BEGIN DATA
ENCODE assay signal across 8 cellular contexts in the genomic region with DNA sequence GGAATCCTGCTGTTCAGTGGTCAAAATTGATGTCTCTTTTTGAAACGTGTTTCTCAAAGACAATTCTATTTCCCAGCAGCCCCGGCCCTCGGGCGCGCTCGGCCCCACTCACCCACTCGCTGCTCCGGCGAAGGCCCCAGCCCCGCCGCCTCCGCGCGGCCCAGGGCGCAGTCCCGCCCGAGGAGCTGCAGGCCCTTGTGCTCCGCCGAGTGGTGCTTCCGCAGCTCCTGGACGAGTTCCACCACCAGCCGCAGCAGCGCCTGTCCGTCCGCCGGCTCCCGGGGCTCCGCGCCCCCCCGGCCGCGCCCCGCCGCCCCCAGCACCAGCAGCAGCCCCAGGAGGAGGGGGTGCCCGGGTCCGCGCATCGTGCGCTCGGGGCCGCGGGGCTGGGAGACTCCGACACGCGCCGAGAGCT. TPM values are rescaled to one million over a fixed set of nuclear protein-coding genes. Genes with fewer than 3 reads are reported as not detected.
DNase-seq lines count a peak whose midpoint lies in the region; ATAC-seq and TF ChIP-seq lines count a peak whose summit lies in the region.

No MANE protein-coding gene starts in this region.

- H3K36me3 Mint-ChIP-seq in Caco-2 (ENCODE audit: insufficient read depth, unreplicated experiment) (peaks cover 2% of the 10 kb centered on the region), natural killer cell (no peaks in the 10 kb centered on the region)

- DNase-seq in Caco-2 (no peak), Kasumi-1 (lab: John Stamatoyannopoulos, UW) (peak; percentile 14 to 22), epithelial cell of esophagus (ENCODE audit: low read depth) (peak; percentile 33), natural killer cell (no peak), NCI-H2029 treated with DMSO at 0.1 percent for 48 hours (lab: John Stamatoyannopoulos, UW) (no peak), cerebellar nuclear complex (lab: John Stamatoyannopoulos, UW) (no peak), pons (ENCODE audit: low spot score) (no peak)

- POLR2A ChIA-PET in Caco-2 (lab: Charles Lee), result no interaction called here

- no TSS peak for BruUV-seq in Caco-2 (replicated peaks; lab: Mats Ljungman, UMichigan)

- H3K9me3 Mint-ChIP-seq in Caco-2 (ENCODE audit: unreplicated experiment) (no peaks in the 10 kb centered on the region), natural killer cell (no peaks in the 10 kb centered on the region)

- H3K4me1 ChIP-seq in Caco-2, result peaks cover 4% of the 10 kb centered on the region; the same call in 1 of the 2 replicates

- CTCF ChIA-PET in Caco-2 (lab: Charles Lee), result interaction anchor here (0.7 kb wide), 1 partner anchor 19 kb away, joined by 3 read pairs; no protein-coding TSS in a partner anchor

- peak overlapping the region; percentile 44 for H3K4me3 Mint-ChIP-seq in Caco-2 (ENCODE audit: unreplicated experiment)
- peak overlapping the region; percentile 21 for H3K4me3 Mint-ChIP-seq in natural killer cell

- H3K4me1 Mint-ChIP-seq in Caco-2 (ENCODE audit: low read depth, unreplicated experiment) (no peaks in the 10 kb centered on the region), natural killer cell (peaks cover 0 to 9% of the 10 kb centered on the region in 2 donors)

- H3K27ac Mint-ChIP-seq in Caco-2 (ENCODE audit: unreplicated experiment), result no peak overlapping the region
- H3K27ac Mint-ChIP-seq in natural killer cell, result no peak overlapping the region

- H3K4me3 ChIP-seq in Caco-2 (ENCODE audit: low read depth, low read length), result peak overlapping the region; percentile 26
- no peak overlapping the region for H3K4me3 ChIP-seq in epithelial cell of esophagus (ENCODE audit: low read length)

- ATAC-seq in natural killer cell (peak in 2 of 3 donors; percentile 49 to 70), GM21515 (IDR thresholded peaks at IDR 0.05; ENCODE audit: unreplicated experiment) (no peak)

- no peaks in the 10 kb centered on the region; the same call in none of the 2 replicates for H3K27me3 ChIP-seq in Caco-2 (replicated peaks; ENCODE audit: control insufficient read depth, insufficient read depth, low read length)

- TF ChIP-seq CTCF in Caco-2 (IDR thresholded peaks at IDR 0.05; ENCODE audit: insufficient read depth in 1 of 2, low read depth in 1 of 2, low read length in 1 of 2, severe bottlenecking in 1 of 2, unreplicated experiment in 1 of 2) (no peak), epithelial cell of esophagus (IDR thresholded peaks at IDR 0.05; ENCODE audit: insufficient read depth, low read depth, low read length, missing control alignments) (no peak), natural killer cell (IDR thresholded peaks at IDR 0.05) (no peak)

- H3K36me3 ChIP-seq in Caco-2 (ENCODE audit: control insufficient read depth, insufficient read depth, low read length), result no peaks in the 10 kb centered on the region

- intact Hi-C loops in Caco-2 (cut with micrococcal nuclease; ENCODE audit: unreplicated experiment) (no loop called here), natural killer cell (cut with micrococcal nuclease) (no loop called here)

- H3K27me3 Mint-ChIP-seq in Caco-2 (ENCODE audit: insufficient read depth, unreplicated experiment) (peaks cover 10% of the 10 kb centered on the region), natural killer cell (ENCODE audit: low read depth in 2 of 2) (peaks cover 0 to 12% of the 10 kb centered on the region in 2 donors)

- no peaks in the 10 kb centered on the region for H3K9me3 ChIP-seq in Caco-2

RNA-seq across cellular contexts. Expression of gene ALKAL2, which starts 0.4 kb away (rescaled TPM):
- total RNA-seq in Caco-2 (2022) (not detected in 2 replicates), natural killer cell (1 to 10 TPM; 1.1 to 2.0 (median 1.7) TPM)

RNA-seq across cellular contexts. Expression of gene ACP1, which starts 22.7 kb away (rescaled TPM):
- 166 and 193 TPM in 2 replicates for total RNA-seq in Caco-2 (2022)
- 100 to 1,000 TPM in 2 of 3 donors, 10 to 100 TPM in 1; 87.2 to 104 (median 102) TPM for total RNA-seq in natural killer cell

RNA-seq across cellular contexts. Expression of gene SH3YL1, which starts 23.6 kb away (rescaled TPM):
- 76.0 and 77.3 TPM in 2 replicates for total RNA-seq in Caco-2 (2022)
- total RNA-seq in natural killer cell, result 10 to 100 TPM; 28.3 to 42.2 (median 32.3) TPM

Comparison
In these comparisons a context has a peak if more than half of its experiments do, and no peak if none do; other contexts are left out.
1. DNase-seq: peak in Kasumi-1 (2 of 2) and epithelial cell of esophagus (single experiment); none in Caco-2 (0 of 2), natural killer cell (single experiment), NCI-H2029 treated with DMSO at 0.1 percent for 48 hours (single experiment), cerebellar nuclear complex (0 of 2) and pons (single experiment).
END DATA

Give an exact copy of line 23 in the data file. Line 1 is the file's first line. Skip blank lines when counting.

- H3K27me3 Mint-ChIP-seq in Caco-2 (ENCODE audit: insufficient read depth, unreplicated experiment) (peaks cover 10% of the 10 kb centered on the region), natural killer cell (ENCODE audit: low read depth in 2 of 2) (peaks cover 0 to 12% of the 10 kb centered on the region in 2 donors)